There aren’t many concerts where you find yourself being entertained by impressions of sporting stars such as Harry Kane one minute, then basking in the exquisite sounds of Bach or Debussy the next.
I say “many”, though I suspect Alistair McGowan is the leader of the pack when it comes to this particular blend of music and comedy, which he’s bringing to Leeds on Sunday when he performs at Besbrode Pianos, an impressive piano emporium tucked away in Holbeck’s industrial hinterland.
McGowan has only been playing the piano properly for the past five years, igniting a passion for music that lay dormant for years.
Initially though, he wasn’t sure about mixing the two. “People kept telling me that I should combine the two things, but I didn’t think it would work because they’re two different audiences. But I finally I said ‘OK’ just to prove that it doesn’t work, but it did work.”
In fact, it worked so well that he’s performing his new show around the country. “This tour is a whole new way of presenting classical piano music. It is, possibly, the first classical event in the world which has tried to intersperse romantic music with comedy,” he says.
“As well as having the chance to share a little of the stories of the lives of the great composers and the extraordinary music they write, I simply can’t perform in a room and not have some fun with my favourite impressions.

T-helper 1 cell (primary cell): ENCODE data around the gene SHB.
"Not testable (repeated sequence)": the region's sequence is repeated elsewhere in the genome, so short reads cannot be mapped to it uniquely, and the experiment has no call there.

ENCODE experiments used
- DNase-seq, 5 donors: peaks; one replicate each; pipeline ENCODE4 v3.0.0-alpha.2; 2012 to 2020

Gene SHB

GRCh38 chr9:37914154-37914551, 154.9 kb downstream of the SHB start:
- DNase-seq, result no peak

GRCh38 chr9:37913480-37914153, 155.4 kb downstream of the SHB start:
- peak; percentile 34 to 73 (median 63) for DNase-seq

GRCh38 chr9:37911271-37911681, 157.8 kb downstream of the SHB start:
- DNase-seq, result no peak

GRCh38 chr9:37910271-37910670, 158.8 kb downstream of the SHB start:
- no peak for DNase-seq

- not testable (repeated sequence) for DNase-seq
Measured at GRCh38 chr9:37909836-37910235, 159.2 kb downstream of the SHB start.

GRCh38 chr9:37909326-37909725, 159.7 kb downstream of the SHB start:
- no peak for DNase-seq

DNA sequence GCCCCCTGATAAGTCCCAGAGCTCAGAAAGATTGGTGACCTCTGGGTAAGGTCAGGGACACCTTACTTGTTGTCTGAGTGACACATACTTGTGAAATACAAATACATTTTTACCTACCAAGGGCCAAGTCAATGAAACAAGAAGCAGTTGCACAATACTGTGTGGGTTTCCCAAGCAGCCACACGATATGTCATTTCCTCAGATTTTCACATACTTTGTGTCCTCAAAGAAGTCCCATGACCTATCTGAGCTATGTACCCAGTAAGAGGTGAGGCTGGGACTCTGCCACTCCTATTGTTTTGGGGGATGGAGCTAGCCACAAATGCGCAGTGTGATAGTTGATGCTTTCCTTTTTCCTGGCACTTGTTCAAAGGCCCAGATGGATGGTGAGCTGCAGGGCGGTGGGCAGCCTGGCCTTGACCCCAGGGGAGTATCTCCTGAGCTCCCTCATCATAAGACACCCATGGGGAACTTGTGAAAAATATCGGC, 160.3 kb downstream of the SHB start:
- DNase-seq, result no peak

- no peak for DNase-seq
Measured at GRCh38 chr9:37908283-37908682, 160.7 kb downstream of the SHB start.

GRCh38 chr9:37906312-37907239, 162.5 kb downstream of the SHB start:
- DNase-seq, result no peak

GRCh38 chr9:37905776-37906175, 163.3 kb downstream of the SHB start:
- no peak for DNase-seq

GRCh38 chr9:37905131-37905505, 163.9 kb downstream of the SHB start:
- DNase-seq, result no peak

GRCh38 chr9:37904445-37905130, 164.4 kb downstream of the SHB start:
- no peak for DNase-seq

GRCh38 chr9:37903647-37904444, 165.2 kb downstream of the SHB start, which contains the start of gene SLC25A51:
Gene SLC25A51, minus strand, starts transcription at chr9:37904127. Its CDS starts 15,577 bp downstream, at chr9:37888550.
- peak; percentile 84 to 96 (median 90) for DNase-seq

“It could well be the first show in which you hear Harry Kane alongside the music of George Gershwin, Jacob Rees-Mogg between pieces by Edvard Grieg. I hope this show demonstrates to anyone who harbours a secret ambition to take up music, that it really is never too late.”
McGowan started playing the piano again at the age of 49. “I played a bit when I was younger. I reached grade two but I didn’t like it and I stopped playing when I was about nine. But then when I was a teenager I realised it was a way of impressing girls and I wished I’d stuck at it.”
It wasn’t until decades later that he met a piano student who offered to teach him that he took it up again. Since then it’s become something of a passion. “I’ve become a bit addicted and it’s proof that you’re never finished learning and that learning how to learn is important, especially as you get older,” he says.
“I get to play music I want to play which is a big incentive. When you’re eight or nine unless you’re very gifted it can be harder to learn, whereas I can play Chopin or Debussy, the music I love. So in some ways it’s easier now than when I was younger.”
McGowan is best known as an impressionist and his talent for mimicry runs in the family, both his mother and sister did impressions, although it wasn’t until he was an English student at Leeds University that he started taking it seriously.
“I remember there was one girl in particular who told me I had an unusual talent and that I should do something with it. So I did a revue at the students’ union in Leeds and that’s where I started doing impressions.”
If his time at Leeds played a crucial part in helping hone his skills as a comedian and impressionist, it also gave him an opportunity to watch his sporting heroes – Leeds United – in action. The reason he became a fan of the Elland Road club is down to a chance encounter one summer holiday.